Rising Damp: An Update for 2015

Rising Damp: A Salty Problem

A positive test for Nitrates using the Protimeter salts analysis kit but is it fit for purpose?

A positive test for Nitrates using the Protimeter salts analysis kit but is it fit for purpose?

Following on from my articles on rising damp written in 2013 I thought it was time to provide a further update on one problem in particular relating to the diagnosis of rising damp. In my update for 2013 I wrote that, ‘you need to confirm that three conditions are present to definitively confirm a case of rising damp.’ These are:

1. You must have a rising damp moisture profile. That is a profile that is wetter at the wall base but gradually decreases with height to a theoretical maximum height of circa 1.5m.

2. You must prove that moisture is present at depth in the masonry and it is not enough to take surface readings from the plasterwork. You will need deep wall probes or a calcium carbide (speedy) meter to confirm this on site.

3. You will need to confirm that nitrates are present in the damp apex of your moisture profile. This will involve doing on site analysis or sending a sample off to the labs. You might have noted that I’ve ignored chloride salts because these can be present in tap water or building materials. A positive test for nitrates confirms that the moisture has leached up from the soil.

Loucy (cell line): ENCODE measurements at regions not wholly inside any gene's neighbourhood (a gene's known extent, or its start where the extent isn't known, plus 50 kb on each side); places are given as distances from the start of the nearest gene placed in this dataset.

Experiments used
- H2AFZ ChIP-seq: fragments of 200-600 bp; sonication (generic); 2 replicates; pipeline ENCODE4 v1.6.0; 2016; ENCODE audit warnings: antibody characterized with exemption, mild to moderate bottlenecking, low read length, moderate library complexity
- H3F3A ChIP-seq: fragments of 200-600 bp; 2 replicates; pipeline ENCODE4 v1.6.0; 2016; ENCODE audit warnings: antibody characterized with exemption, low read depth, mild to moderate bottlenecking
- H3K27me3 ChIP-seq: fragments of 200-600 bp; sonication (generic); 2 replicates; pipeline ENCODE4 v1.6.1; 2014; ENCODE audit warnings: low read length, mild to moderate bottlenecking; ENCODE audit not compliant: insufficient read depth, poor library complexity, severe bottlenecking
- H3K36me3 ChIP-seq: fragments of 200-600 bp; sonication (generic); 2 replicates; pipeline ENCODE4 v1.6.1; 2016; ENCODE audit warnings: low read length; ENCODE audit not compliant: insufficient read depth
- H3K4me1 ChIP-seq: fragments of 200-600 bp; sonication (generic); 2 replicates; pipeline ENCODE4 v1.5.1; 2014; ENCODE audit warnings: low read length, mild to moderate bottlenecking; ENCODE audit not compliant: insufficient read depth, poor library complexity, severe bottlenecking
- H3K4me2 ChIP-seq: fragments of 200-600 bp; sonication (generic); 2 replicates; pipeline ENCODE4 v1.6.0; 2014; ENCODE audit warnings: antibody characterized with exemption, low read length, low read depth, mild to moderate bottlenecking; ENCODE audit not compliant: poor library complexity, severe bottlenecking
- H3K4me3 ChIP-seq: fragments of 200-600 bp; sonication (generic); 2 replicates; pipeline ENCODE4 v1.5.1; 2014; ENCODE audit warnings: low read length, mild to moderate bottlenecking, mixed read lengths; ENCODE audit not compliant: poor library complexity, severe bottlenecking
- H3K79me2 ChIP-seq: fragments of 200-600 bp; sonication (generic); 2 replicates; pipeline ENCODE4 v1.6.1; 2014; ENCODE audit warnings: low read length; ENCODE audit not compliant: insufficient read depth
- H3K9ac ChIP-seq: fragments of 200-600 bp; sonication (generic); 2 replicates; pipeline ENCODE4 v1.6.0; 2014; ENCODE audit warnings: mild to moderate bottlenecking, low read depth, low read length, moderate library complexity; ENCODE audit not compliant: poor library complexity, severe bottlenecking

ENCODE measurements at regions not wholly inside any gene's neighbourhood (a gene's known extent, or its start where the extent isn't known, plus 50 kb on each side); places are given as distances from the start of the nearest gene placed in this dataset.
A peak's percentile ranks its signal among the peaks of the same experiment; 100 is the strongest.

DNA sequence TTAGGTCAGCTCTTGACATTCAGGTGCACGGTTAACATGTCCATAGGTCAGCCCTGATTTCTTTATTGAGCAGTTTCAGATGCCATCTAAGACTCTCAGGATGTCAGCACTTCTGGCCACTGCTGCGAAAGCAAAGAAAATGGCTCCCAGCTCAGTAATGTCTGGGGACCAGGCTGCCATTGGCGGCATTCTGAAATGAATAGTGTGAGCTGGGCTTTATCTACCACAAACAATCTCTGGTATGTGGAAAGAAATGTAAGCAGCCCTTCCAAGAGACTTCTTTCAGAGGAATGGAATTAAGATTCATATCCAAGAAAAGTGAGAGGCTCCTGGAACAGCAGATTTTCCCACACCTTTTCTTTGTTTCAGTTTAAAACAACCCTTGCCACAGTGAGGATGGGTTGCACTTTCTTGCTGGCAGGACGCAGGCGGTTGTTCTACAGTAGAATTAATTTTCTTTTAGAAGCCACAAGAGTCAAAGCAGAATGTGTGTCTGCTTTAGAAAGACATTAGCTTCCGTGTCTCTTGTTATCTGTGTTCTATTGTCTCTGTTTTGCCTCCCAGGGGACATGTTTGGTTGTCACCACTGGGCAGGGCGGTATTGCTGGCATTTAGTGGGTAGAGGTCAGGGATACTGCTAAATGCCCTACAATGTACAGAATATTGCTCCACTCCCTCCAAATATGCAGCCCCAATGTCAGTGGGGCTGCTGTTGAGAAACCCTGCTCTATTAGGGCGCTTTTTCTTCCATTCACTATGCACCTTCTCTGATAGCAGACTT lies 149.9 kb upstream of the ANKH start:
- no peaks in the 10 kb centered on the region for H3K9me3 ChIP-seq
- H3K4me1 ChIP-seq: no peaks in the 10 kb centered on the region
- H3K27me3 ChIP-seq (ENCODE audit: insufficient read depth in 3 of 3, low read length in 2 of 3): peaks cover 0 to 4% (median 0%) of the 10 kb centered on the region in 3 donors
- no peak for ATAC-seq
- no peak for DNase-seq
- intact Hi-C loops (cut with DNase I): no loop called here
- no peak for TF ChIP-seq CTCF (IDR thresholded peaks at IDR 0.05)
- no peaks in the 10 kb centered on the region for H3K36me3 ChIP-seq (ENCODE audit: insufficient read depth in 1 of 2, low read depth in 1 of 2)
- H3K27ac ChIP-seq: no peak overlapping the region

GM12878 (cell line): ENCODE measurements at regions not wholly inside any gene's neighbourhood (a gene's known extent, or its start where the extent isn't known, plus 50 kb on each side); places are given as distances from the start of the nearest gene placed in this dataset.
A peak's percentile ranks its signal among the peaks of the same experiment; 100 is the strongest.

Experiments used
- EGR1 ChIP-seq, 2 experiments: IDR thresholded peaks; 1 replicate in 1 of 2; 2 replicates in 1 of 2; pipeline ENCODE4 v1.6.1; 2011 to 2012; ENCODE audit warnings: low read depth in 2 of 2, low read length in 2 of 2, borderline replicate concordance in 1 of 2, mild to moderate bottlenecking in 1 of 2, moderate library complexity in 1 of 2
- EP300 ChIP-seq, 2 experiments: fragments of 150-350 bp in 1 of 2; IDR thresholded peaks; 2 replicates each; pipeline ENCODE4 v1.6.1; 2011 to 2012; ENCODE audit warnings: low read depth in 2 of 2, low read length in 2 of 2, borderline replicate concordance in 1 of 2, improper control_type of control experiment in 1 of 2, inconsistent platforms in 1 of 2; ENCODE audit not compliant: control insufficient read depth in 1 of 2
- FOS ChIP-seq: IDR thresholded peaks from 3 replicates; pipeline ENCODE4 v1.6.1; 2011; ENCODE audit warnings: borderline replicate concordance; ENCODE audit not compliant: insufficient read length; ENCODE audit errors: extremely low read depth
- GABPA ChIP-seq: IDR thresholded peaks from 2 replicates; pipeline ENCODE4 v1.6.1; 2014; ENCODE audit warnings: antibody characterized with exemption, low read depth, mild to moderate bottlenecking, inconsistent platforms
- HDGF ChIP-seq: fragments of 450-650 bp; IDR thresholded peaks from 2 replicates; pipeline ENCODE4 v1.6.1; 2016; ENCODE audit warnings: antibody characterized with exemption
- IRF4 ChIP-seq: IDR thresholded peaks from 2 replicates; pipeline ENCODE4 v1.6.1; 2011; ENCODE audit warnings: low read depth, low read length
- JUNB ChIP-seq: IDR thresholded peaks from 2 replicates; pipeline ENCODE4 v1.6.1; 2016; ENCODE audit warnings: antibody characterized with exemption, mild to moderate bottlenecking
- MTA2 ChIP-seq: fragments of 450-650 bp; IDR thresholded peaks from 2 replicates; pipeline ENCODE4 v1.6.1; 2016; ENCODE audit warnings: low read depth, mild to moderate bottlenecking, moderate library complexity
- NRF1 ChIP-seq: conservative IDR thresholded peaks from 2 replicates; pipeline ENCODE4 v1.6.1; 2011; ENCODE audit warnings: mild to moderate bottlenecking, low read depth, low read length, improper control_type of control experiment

The Academic Description for Rising Damp is Wrong!

My academic research into rising damp led me to the conclusion that most text books are wrong in their description of rising damp since they state that it is caused by capillary action. Since we know that the major moisture pathway for rising damp is the mortar perps and since we also know that the moisture transfer mechanism in mortar is diffusion then clearly the generally accepted cause by capillary action is incorrect. It is probably worth reprinting my own updated description at this point…

‘Rising damp is an upward migration of groundwater in masonry walls. It will act in combination on the masonry units and their separating mortar joints or it will act primarily on the mortar joints. The moisture transfer mechanism in masonry is capillary action whilst the moisture transfer mechanism within mortar is diffusion. The major moisture pathway for rising damp is the mortar perps so it can be stated that there are dual moisture transfer mechanisms for rising damp, diffusion and capillary action’